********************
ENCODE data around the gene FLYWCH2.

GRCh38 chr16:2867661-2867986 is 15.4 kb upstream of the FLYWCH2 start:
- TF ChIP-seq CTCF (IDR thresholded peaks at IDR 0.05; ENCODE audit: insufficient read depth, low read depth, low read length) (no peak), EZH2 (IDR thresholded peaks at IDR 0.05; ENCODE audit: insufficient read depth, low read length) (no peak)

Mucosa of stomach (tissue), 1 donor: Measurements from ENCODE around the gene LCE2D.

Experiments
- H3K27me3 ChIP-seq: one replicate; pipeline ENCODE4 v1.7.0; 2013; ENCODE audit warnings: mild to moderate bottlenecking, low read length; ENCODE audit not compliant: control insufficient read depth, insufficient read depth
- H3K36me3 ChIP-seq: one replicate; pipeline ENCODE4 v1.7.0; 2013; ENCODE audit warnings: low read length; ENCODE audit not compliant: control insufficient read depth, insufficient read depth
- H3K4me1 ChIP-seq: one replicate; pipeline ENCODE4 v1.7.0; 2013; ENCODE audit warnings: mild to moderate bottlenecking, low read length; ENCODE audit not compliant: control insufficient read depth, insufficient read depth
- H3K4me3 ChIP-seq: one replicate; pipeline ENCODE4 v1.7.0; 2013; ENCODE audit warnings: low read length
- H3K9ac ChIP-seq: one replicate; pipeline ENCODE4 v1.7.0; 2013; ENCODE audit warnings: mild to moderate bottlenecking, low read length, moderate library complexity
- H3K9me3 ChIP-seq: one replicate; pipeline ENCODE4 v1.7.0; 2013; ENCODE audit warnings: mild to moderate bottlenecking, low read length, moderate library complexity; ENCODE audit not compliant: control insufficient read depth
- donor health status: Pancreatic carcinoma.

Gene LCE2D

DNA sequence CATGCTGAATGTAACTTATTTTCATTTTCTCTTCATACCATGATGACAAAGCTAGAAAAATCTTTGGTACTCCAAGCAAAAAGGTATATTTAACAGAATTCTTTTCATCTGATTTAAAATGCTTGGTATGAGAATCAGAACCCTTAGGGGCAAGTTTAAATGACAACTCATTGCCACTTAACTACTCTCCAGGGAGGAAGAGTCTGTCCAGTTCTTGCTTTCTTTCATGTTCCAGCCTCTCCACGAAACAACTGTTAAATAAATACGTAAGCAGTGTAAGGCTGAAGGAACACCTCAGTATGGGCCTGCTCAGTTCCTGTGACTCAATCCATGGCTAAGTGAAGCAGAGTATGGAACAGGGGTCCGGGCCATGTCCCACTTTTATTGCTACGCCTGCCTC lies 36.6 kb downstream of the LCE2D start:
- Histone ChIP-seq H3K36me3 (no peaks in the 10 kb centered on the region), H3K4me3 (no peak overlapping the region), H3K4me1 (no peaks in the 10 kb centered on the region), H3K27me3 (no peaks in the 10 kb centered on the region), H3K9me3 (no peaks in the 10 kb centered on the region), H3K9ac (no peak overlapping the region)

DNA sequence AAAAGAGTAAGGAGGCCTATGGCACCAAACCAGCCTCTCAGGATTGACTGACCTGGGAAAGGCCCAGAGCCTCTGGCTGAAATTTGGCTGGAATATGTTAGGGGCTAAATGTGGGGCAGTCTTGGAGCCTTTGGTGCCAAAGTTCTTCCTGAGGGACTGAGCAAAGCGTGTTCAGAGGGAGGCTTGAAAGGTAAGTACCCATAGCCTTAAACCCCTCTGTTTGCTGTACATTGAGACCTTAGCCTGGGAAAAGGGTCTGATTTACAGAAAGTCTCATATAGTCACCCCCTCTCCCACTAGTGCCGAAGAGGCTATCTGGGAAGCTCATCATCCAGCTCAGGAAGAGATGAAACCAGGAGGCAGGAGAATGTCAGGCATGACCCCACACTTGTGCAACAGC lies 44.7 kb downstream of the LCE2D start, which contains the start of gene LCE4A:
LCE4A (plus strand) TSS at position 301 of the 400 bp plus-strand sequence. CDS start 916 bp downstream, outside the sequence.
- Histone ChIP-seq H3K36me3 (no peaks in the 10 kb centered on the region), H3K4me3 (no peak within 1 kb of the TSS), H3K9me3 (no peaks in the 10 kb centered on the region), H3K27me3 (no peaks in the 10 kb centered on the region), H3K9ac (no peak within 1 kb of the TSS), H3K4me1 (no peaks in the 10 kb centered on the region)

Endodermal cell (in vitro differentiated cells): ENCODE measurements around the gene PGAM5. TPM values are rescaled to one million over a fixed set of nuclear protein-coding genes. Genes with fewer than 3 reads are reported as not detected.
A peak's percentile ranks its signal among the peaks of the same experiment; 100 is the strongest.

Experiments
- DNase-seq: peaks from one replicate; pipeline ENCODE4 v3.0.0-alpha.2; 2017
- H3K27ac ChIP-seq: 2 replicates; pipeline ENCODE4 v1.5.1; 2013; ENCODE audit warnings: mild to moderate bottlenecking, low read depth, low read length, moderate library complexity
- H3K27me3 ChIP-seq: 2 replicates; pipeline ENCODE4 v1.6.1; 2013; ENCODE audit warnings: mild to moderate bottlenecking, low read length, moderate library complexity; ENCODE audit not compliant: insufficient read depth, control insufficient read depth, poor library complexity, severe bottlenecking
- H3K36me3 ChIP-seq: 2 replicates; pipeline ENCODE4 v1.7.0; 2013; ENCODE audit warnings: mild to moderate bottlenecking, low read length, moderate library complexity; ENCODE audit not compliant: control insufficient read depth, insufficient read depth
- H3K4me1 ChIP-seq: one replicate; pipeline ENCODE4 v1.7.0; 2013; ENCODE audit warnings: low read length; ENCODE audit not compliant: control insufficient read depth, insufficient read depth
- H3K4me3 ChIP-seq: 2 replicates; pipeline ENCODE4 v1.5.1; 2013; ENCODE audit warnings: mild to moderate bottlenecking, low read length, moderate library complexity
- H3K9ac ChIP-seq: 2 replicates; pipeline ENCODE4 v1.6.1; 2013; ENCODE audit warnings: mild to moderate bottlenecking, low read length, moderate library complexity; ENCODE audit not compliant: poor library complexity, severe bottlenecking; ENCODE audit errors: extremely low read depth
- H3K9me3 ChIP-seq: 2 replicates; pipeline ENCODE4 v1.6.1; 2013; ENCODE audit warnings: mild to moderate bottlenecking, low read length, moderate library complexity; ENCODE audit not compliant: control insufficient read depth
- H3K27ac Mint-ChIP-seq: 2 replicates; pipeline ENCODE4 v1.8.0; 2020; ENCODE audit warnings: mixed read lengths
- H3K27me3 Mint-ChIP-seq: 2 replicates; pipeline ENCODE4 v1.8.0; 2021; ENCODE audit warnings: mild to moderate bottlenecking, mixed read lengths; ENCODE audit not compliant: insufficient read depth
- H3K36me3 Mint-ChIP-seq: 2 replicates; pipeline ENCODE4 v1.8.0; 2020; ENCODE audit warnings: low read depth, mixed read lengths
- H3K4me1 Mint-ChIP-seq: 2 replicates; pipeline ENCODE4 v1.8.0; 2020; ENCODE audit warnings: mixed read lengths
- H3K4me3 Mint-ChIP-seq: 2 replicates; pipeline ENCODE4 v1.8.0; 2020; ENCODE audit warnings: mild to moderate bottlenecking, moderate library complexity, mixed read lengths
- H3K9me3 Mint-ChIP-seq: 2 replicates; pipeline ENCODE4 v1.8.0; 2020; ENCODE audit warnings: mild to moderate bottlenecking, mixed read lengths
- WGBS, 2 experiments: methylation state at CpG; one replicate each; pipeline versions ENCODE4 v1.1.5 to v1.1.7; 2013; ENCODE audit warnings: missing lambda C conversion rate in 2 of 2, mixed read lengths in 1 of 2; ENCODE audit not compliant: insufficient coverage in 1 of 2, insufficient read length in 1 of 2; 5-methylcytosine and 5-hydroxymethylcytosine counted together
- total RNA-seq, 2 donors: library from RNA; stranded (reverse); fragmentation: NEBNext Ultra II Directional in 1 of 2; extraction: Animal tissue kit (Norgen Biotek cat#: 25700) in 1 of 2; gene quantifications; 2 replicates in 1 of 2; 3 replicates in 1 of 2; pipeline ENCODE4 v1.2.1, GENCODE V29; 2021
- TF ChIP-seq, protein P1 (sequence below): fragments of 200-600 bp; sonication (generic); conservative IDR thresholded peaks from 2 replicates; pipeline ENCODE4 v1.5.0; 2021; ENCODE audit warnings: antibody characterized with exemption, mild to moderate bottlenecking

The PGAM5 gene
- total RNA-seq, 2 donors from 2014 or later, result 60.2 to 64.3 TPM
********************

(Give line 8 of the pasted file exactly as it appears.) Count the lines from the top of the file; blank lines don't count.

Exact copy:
- H3K4me1 ChIP-seq: one replicate; pipeline ENCODE4 v1.7.0; 2013; ENCODE audit warnings: mild to moderate bottlenecking, low read length; ENCODE audit not compliant: control insufficient read depth, insufficient read depth